Unison. Unite. I'm part of the Union. One out, all out. United we stand.
Once upon a time, there was a point to all this. Combination - acting as a united group to withdraw labour - allowed poorly-educated and exploited 19th century factory workers to negotiate fair pay and conditions by hitting the mill owners where it hurt.
But what did this week's strikers achieve, beyond illustrating exactly how little difference the withdrawal of their labour would make to the country? Well, I suppose they can congratulate themselves on a mass demonstration of support - at least by those who weren't spending the day Christmas shopping.
Certainly the BBC was happy to carry repeated interviews with staff who had never considered strike action before, and who were now being provoked into it by the actions of the coalition; the subliminal message was clear; these are decent, honest workers forced into an uncharacteristic joint rebellion.
But the united facade covers a world of differences. Take for example the staff I have been dealing with recently at a major hospital. One is an administrative officer; last time I saw her, she arrived half an hour late (wiping chocolate crumbs off her face), filled in the wrong form and insisted on telling me all about the birthday party she was planning for her child.
In the same building, in a secure dementia ward, I met a male nurse who works tirelessly with his confused and sometimes violent patients; breaks are few and far-between, but he appears to maintain a calm and reassuring presence throughout, however difficult or unpleasant his tasks.
The work these two people do has very little in common; the desk-bound administrator will probably be able to keep doing her job (or, more accurately, occupying her desk while surfing the net and eating biscuits) to a greater age than the nurse could meet the demands of his, and thus retire on a far larger pension.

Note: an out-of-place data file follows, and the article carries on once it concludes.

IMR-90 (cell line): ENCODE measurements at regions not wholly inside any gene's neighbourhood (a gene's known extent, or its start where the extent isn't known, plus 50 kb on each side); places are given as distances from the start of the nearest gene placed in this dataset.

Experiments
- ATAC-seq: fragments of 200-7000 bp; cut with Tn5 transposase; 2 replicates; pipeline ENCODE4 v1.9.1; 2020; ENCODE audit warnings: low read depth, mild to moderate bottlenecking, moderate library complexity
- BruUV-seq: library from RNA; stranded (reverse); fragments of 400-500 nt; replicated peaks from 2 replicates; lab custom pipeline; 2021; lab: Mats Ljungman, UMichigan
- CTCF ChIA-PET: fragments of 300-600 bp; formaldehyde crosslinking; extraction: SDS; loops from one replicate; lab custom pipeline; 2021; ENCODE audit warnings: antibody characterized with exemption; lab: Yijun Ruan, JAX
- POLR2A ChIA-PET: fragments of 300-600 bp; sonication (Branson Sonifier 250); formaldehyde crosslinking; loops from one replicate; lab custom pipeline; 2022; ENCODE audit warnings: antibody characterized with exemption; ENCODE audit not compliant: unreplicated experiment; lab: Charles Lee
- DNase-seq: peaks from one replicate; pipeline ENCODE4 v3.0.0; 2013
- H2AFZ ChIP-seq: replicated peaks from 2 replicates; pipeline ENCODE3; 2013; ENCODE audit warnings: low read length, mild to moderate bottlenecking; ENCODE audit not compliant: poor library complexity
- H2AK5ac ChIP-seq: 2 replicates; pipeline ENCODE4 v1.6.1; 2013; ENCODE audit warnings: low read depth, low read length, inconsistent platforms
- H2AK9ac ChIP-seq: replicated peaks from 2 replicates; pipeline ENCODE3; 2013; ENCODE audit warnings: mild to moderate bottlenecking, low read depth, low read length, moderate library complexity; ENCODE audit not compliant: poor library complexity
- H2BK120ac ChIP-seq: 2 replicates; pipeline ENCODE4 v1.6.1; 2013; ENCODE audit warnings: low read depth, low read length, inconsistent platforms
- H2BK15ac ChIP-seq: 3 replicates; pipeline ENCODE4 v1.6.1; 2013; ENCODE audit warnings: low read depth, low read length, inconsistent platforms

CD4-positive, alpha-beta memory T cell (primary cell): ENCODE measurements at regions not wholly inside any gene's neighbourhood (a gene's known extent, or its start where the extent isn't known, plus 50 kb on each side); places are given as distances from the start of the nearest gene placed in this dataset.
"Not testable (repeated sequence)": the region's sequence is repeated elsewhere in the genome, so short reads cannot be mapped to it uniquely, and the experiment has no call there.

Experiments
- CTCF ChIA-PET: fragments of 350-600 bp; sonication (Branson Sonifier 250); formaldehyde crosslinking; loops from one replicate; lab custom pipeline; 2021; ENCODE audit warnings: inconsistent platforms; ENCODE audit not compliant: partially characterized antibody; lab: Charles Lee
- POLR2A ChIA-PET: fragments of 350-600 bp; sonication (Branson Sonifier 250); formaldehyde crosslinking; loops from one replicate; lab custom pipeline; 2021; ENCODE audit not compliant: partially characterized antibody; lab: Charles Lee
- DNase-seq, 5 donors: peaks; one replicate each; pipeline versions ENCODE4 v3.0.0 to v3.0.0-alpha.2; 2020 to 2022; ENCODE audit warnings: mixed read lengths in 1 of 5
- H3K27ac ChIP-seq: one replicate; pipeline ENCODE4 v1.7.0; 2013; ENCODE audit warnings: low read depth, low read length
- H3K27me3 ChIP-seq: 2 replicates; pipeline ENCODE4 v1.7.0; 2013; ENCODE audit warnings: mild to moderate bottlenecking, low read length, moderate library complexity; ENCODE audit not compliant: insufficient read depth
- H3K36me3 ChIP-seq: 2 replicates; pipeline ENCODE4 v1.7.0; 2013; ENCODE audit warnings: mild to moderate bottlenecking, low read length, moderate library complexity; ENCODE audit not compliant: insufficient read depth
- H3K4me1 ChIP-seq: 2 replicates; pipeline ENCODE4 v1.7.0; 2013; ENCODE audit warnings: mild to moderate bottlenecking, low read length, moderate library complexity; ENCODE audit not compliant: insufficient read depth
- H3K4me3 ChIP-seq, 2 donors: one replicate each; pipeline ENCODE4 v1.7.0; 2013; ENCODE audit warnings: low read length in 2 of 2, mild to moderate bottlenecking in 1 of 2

Meanwhile, those head teachers who closed their schools have salaries that are, in some cases, double those of the classroom teachers they led out - with accordingly higher pensions. An average salary-based scheme will hit them hardest, since senior management entails a massive salary hike in most areas.
Those striking Victorian mill-workers, by and large, were doing the same kind of work and stood to lose or gain together. By contrast, some of those marchers last Wednesday (not to mention the thousands of public sector staff who went to work as usual) have far more to lose than others, and some are already putting in their all while others idle along.
So here's a thought; why not allow certain public sector workers to keep their current pension rights because they do jobs too difficult, unpleasant or stressful for the majority of workers to tackle and because they are likely to burn out earlier? These people are generally among the lower-paid in any case.
That takes care of the front-line staff who, according to Unison general secretary Dave Prentis, 'care for the sick, the vulnerable, the elderly. They wipe bottoms, noses, they help children to learn, and empty bins.'
Meanwhile, office staff, managers and administrators adopt the new proposals and save the state a fortune.
Of course, it would never happen; the unions wouldn't hear of it.